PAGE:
Article 46 out of 309
Eating a Mediterranean diet can slow down natural brain shrinkage in older people, which is commonly linked to decreased learning and memory ability, a new study has found.
Researchers at the University of Edinburgh found that people in their 70s who adhered most closely to a diet rich in vegetables, fruit, olive oil and beans, experienced significantly less brain shrinkage than those who regularly consumed meat and dairy.
Dr Michelle Luciano, lead researcher of the study, said: “As we age, the brain shrinks and we lose brain cells, which can affect learning and memory.
“This study adds to the body of evidence that suggests the Mediterranean diet has a positive impact on brain health.”
Contrary to previous ‘snapshot’ studies investigating the relationship between diet and brain health, this new study followed participants over time.
By taking MRI scans of 401 volunteers at the age of 73 and then again at 76, researchers found that those who reported eating a Mediterranean-style diet showed evidence of less brain shrinkage compared to those who did not adopt such a diet.
Results also remained significant when researchers accounted for other factors, such as education, diabetes and high blood pressure.
Eating more fish and less meat, however, was not associated with any differences in brain size.
Dr Luciano added: “It's possible that other components of the Mediterranean diet [such as vegetables, fruits and grains] are responsible for this relationship, or that it's due to all of the components in combination.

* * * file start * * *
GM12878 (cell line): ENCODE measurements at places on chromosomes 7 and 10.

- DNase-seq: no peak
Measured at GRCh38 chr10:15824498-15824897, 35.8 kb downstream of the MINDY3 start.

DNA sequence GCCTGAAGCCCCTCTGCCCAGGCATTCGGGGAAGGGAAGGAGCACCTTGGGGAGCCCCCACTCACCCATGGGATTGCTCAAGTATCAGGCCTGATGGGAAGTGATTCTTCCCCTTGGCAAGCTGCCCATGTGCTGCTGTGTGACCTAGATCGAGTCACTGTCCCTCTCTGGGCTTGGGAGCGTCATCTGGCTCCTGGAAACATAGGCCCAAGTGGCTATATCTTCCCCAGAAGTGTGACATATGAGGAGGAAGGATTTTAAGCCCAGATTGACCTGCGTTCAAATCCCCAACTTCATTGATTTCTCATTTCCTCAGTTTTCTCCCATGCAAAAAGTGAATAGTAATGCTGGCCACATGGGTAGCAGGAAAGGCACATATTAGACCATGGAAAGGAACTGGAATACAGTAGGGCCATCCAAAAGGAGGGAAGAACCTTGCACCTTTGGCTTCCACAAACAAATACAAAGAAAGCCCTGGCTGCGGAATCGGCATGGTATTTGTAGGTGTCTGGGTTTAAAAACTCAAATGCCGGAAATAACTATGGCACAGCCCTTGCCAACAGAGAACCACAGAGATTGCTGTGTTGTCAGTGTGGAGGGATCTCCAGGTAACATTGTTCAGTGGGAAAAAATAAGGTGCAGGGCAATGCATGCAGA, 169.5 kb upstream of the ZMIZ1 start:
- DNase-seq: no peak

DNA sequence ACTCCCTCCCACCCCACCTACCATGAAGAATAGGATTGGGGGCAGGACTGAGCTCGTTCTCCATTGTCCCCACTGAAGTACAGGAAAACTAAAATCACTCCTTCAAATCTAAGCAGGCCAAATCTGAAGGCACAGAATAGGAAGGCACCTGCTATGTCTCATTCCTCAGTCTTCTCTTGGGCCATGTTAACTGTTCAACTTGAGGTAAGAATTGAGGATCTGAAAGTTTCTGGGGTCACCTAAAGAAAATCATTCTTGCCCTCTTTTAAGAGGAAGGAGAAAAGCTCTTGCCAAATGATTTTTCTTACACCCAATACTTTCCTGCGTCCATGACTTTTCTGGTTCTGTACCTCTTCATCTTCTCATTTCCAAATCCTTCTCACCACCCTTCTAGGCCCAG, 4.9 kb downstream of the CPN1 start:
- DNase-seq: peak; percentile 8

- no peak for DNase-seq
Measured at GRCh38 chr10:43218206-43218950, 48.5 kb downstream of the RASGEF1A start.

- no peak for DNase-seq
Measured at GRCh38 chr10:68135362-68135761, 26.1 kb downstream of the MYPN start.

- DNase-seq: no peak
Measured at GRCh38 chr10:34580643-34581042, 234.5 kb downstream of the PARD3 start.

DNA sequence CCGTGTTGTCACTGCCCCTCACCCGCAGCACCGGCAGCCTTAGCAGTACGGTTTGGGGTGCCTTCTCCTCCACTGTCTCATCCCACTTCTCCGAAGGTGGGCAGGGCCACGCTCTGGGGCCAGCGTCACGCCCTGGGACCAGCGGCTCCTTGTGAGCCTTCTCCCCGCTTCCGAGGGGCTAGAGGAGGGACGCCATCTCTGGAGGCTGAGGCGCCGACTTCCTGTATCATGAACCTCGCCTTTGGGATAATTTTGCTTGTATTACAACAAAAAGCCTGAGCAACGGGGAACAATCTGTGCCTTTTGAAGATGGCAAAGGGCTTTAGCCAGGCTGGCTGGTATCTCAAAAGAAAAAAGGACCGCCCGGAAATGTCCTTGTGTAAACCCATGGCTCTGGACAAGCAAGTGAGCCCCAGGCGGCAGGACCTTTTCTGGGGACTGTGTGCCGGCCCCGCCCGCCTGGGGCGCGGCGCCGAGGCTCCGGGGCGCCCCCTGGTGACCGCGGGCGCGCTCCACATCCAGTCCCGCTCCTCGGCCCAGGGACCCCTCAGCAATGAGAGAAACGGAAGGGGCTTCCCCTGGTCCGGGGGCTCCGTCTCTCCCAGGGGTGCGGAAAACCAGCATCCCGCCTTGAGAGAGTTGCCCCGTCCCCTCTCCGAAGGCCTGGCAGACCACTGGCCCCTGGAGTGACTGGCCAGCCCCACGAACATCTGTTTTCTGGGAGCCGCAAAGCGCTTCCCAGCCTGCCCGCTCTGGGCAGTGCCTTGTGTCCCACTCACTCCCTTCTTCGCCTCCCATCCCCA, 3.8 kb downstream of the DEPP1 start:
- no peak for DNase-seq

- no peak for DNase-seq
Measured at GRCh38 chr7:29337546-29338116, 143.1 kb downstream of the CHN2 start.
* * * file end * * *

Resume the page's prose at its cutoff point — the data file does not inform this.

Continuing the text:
“In our study, eating habits were measured before brain volume was, which suggests that the diet may be able to provide long-term protection to the brain.”
Natural shrinking of the brain through loss of nerve cells accelerates as people reach old age and can result in difficulty with memory and thinking.
But the charity Alzheimer’s Research UK is keen to highlight that this natural shrinkage is not the same as nerve cell loss caused by diseases like Alzheimer’s, which is much quicker and more severe.
Dr David Reynolds, chief scientific officer for the charity, said: “This study adds to previous research, highlighting the importance of this kind of well-balanced diet in maintaining a healthy brain as we age.
“While the study points to diet having a small effect on changes in brain size, it didn’t look at the effect on risk of dementia.
“We would need to see follow-up studies in order to investigate any potential protective effects against problems with memory and thinking.”